Technical health, remaining useful life and life extension of subsea equipment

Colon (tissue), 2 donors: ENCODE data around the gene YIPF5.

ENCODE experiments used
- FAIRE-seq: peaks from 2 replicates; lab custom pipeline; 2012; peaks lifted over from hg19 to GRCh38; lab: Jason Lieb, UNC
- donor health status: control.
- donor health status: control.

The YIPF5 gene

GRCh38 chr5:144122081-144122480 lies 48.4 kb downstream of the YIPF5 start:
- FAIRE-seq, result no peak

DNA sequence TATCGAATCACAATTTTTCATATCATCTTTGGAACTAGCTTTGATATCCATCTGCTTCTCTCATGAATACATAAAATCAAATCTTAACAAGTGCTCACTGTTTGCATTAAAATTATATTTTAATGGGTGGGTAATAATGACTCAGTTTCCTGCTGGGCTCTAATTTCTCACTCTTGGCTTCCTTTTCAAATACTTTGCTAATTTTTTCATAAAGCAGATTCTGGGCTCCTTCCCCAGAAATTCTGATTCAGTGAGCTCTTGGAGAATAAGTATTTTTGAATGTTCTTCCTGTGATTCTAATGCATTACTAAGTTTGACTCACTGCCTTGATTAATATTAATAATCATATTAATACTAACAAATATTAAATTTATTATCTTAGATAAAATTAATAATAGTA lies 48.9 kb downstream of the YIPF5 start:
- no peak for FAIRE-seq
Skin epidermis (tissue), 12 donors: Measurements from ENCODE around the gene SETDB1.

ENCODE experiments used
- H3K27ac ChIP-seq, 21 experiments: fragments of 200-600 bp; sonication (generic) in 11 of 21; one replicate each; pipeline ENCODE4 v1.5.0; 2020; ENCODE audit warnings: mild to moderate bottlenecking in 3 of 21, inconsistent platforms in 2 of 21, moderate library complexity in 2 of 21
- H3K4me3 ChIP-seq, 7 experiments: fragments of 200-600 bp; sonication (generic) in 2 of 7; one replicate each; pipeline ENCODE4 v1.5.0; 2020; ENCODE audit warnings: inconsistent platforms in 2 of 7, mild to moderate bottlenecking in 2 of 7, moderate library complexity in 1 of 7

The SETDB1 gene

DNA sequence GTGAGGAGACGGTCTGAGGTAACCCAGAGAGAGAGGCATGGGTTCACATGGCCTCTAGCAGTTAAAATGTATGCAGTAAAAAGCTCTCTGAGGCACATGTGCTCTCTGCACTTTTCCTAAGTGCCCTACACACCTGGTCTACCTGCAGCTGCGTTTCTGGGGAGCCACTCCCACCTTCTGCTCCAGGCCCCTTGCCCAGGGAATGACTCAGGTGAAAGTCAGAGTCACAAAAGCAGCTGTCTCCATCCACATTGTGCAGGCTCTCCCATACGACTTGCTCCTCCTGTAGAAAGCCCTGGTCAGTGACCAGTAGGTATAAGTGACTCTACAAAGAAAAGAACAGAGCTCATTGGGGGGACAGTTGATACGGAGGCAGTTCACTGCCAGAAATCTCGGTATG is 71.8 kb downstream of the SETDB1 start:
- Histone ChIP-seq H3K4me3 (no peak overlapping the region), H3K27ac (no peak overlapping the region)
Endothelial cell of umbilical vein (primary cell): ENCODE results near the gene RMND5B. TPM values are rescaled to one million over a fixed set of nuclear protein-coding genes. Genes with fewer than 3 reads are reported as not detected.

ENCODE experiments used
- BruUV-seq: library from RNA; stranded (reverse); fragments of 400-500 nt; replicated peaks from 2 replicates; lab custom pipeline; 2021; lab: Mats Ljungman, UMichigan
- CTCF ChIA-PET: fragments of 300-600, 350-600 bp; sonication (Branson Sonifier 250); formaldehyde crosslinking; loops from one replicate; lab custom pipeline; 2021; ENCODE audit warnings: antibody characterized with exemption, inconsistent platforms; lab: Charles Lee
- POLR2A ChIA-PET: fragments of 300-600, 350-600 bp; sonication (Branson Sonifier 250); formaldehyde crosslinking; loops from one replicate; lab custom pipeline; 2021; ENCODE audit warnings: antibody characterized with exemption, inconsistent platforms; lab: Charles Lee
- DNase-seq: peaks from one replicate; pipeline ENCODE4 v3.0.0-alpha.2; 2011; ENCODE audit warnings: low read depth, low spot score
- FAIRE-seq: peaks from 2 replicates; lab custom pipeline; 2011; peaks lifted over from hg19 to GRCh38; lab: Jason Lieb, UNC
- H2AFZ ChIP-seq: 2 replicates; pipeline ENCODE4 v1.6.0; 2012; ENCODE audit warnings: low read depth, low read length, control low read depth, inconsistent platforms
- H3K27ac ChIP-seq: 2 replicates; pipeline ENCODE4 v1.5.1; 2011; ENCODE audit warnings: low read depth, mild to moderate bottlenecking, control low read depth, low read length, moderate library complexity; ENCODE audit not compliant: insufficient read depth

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This PhD thesis proposes concepts, tools and processes for analyses of technical health and remaining useful life (RUL) for decision-making regarding life extension of subsea equipment. The thesis is the outcome of the Integrated Operations (IO) programme, hosted at the Norwegian University of Science and Technology, Trondheim. The mission of the programme is to develop new methods and tools, which can be embedded in improved work processes in the oil companies and enhanced products and services from the suppliers. Program 3, subsection 3.1, of the IO, has the mandate to create a generic framework or a toolbox for remaining useful life prediction. This work clarifies the meaning of the useful life and the RUL of equipment. It then discusses the terms useful life and the life termination criteria. It explains the weaknesses of using the mean remaining life and the ‘technical health index’ for determination of the RUL. It defines the concept of technical health, presents the factors that influence the technical health and shows the relation between technical health and RUL. This work provides a process to determine a technical condition vector by bringing in the idea of multi-parameter monitoring. It presents technical health as a process of assessment of the elements of the technical condition vector, resulting in the formulation of a technical health picture. The work clarifies the terms tacit knowledge and explicit knowledge in the context of technical health. It explains that the technical health is a tacit knowledge and that all the factors influencing RUL are in tacit form. The knowledge needs to be converted into explicit form. The work explains the meaning of community of practice (CoP), and how this can be used to achieve the knowledge conversion. The work presents various failure modes and mechanisms that are commonly observed in the subsea industry and recommends suitable modelling approaches based on several references from top-side (oil and gas), nuclear and avionics industries. It evaluates the suitability of Bayesian Belief Network (BBN) as a modelling tool for technical health assessment in the subsea oil and gas industry. The work explains how to utilize expert judgment, knowledge conversion and knowledge sharing for technical health assessment and for model selection. A new approach, combining elements from storytelling and root cause analysis, to address knowledge conversion and knowledge sharing is presented. A flexible RUL prediction process is suggested that is adaptable to both objective (classical, frequentist) and subjective (Bayesian) interpretations of probability depending on the availability of data and suggestions from experts. Condition based maintenance (CBM) for RUL prediction is not yet a practice in the subsea oil and gas industry because the real time data acquisition process is not established. The PhD thesis also describes the work done by various standardization groups to ensure interoperability among sensors and interfaces i.e., making them smart. In particular, it informs on how these divergent standards complement each other and how they can work together to get real time operational data. The main contributions of the thesis are: (1) Clarification of the terms technical condition and technical health, (2) Explanation of the relationship between technical condition, technical health, RUL and decision-making related life extension, and (3) Presentation of a step-wise process for determination of technical health and RUL that can be used in the subsea oil and gas industry.